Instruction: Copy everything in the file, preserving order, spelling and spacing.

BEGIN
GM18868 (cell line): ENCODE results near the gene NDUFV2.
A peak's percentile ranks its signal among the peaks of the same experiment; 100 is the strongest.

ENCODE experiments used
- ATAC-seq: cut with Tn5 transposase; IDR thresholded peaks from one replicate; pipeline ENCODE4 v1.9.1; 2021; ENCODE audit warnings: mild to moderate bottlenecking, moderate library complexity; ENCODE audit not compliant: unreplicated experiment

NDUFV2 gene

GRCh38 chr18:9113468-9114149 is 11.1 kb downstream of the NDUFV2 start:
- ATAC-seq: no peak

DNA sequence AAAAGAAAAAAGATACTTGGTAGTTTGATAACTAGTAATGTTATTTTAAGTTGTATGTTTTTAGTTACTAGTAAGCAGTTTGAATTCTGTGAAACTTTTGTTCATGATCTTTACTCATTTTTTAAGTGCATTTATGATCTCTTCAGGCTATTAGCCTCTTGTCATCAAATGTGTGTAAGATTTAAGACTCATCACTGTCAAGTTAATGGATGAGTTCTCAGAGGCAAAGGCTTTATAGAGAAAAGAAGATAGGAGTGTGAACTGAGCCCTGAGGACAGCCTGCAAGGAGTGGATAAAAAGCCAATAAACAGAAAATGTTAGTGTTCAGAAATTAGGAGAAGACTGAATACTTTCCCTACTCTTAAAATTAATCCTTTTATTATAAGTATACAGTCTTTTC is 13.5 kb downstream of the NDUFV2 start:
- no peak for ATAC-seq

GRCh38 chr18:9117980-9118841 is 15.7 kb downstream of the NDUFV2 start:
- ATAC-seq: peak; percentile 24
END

GM18868 (cell line): ENCODE results near the gene NDUFV2.
A peak's percentile ranks its signal among the peaks of the same experiment; 100 is the strongest.

ENCODE experiments used
- ATAC-seq: cut with Tn5 transposase; IDR thresholded peaks from one replicate; pipeline ENCODE4 v1.9.1; 2021; ENCODE audit warnings: mild to moderate bottlenecking, moderate library complexity; ENCODE audit not compliant: unreplicated experiment

NDUFV2 gene

GRCh38 chr18:9113468-9114149 is 11.1 kb downstream of the NDUFV2 start:
- ATAC-seq: no peak

DNA sequence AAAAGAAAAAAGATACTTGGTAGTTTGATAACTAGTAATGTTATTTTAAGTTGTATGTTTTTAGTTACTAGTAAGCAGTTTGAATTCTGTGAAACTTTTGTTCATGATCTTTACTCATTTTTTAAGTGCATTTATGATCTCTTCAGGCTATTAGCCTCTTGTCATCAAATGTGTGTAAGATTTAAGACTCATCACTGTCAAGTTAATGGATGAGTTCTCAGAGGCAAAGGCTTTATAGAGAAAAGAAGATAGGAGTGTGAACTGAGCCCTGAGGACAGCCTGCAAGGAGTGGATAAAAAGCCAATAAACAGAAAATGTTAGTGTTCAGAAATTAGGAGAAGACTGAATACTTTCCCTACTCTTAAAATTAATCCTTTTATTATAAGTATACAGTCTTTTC is 13.5 kb downstream of the NDUFV2 start:
- no peak for ATAC-seq

GRCh38 chr18:9117980-9118841 is 15.7 kb downstream of the NDUFV2 start:
- ATAC-seq: peak; percentile 24